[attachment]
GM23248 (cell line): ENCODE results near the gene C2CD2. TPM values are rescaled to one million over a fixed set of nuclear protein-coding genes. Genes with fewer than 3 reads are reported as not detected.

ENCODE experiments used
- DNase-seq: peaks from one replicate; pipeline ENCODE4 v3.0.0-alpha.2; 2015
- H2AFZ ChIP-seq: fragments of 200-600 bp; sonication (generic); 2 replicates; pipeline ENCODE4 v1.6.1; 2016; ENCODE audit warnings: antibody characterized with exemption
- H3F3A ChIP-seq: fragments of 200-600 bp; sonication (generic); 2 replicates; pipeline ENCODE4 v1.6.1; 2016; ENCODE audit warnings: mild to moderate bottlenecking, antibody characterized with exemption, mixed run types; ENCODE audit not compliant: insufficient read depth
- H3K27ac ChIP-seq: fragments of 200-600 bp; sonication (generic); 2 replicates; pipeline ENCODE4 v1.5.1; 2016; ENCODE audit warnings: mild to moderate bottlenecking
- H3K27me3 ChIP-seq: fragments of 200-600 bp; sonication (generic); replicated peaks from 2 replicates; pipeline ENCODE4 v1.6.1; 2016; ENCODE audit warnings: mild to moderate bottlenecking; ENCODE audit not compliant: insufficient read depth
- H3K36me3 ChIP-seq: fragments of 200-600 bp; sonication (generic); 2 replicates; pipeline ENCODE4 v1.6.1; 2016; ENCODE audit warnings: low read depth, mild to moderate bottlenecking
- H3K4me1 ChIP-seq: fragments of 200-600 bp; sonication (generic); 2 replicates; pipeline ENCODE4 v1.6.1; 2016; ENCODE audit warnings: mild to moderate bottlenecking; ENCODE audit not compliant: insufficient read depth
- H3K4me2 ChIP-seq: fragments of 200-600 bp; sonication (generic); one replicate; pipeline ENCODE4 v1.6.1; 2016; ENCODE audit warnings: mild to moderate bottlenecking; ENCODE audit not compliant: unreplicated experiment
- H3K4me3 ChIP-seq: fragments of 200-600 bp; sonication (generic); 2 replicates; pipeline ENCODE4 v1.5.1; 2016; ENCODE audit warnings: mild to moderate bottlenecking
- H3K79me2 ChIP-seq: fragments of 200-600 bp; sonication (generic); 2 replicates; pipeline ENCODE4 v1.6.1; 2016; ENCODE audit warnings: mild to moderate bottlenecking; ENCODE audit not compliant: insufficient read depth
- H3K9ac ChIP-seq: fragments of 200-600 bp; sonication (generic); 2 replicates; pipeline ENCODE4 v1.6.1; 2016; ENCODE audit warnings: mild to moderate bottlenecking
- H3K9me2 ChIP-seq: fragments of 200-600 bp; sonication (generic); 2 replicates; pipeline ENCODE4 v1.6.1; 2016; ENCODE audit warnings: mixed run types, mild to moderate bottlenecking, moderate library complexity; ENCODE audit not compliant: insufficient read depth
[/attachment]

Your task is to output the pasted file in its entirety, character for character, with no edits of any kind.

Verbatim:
GM23248 (cell line): ENCODE results near the gene C2CD2. TPM values are rescaled to one million over a fixed set of nuclear protein-coding genes. Genes with fewer than 3 reads are reported as not detected.

ENCODE experiments used
- DNase-seq: peaks from one replicate; pipeline ENCODE4 v3.0.0-alpha.2; 2015
- H2AFZ ChIP-seq: fragments of 200-600 bp; sonication (generic); 2 replicates; pipeline ENCODE4 v1.6.1; 2016; ENCODE audit warnings: antibody characterized with exemption
- H3F3A ChIP-seq: fragments of 200-600 bp; sonication (generic); 2 replicates; pipeline ENCODE4 v1.6.1; 2016; ENCODE audit warnings: mild to moderate bottlenecking, antibody characterized with exemption, mixed run types; ENCODE audit not compliant: insufficient read depth
- H3K27ac ChIP-seq: fragments of 200-600 bp; sonication (generic); 2 replicates; pipeline ENCODE4 v1.5.1; 2016; ENCODE audit warnings: mild to moderate bottlenecking
- H3K27me3 ChIP-seq: fragments of 200-600 bp; sonication (generic); replicated peaks from 2 replicates; pipeline ENCODE4 v1.6.1; 2016; ENCODE audit warnings: mild to moderate bottlenecking; ENCODE audit not compliant: insufficient read depth
- H3K36me3 ChIP-seq: fragments of 200-600 bp; sonication (generic); 2 replicates; pipeline ENCODE4 v1.6.1; 2016; ENCODE audit warnings: low read depth, mild to moderate bottlenecking
- H3K4me1 ChIP-seq: fragments of 200-600 bp; sonication (generic); 2 replicates; pipeline ENCODE4 v1.6.1; 2016; ENCODE audit warnings: mild to moderate bottlenecking; ENCODE audit not compliant: insufficient read depth
- H3K4me2 ChIP-seq: fragments of 200-600 bp; sonication (generic); one replicate; pipeline ENCODE4 v1.6.1; 2016; ENCODE audit warnings: mild to moderate bottlenecking; ENCODE audit not compliant: unreplicated experiment
- H3K4me3 ChIP-seq: fragments of 200-600 bp; sonication (generic); 2 replicates; pipeline ENCODE4 v1.5.1; 2016; ENCODE audit warnings: mild to moderate bottlenecking
- H3K79me2 ChIP-seq: fragments of 200-600 bp; sonication (generic); 2 replicates; pipeline ENCODE4 v1.6.1; 2016; ENCODE audit warnings: mild to moderate bottlenecking; ENCODE audit not compliant: insufficient read depth
- H3K9ac ChIP-seq: fragments of 200-600 bp; sonication (generic); 2 replicates; pipeline ENCODE4 v1.6.1; 2016; ENCODE audit warnings: mild to moderate bottlenecking
- H3K9me2 ChIP-seq: fragments of 200-600 bp; sonication (generic); 2 replicates; pipeline ENCODE4 v1.6.1; 2016; ENCODE audit warnings: mixed run types, mild to moderate bottlenecking, moderate library complexity; ENCODE audit not compliant: insufficient read depth